Sponsored By

August 8, 1998

3 Min Read
Symmetrical eyeglass frames made possible with cross-sectional scanning


In a search for perfect symmetry, an eyeglass frame manufacturer produced a CAD wireframe image (1). A point cloud image (2) was generated by a scanner to reverse engineer the actual part. The two images were then merged (3) and a color image produced (4) showing where the part varies from the tolerances defined by the CAD wireframe. Traditional eyeglass frame design produces inherent nonsymmetrical differences between the two halves of the frames. With the point cloud generated by the ACSS system, the image can be "flipped" to create the other half of the frame, identical to the original half and thus symmetrical.

If you wear glasses with plastic frames, those frames are probably not symmetrical. You may not know it, but there is most likely an imperfection, something that occurred during the design process, which makes one side of your glasses just a little different from the other side.

A tool designed to help conduct part inspections, conduct mold verifications, or do reverse engineering has been used by one manufacturer to mold almost perfectly symmetrical eyeglass frames, reducing tooling by as much as 50 percent. The person who did it was Steve Gaspardo, owner of Gaspardo & Assoc. (Batavia, IL). He used the CSS1000 made by Capture Geometry Inside or CGI (Eden Prairie, MN). "Using the CGI system allowed us to digitize one half of the frame and then create mirror-image data for the mating half."

First described in IMM early last year (see March 1997 IMM), the CGI CSS (Cross Sectional Scanning) system works like this: The part is first encased in a block of epoxy, which is mounted on an aluminum base on the ACSS mill table. A fly cutter then machines away thin layers of the epoxy-encased part in slices .0005 to .0100 inch thick. After each layer is shaved off, an optical scanner (200 to 1200 dpi) captures the exposed surface of the part and saves the data to a file. With each successive layer, it captures every corner, edge, slope, angle, and dimple in the part. This data can be rendered in a point cloud, scaled up, scaled down, imported into a 3-D CAD package, output as an STL file for prototyping, or exported as an NC tool path to build a mold. This is where the eyeglasses come in.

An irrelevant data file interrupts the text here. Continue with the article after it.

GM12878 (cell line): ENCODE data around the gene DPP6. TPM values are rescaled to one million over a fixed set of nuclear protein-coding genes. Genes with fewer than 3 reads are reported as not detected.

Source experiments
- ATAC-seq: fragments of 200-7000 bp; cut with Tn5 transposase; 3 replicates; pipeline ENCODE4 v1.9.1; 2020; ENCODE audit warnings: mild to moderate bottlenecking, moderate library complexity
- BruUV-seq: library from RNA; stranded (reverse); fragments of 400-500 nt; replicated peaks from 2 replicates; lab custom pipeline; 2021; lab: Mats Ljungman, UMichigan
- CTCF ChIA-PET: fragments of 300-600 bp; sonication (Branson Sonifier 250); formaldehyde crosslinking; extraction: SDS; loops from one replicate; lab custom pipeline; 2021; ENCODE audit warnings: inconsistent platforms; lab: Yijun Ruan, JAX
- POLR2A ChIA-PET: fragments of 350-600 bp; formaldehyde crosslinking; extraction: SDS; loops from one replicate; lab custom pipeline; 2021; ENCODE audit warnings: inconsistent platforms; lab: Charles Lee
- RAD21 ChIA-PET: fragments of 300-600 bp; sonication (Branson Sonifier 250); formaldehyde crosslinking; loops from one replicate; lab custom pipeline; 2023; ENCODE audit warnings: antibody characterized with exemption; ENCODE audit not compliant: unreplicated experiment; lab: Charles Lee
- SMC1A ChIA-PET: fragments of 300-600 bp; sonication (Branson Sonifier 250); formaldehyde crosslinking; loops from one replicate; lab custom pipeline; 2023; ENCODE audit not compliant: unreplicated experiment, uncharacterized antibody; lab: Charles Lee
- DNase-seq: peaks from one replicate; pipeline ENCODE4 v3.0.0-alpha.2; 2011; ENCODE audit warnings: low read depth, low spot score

Gaspardo used the ACSS system to digitize one half of the frame, creating an electronic duplicate of the scanned half. He continued development by producing verification models from a rapid prototyping system for final design review and approval before tooling began. The data was then imported to an Imageware software program, which defined the mold parting line so the core and cavity could be created from the digitized point data.

The STL file used for the rapid prototype part was translated into CNC code, tool paths were generated using Delcam's Powermill, and the molds were machined. "We did this without having to create any CAD surfaces," Gaspardo says. "We can now bypass CAD file creation to further reduce product development time, which allows products to reach the marketplace faster than ever." Overall, the timeframe for tooling development and creation was shrunk from eight to 10 weeks down to four.

Contact information
Gaspardo & Associates
Batavia, IL
Steve Gaspardo
Phone: (630) 761-8800
Fax (630) 761-8802
Website: www.gaspardo.com

Eden Prairie, MN
Kelly Zahn
Phone: (800) 207-4318
Fax (612) 937-3018
Website: www.reverse-eng.com

Sign up for the PlasticsToday NewsFeed newsletter.

You May Also Like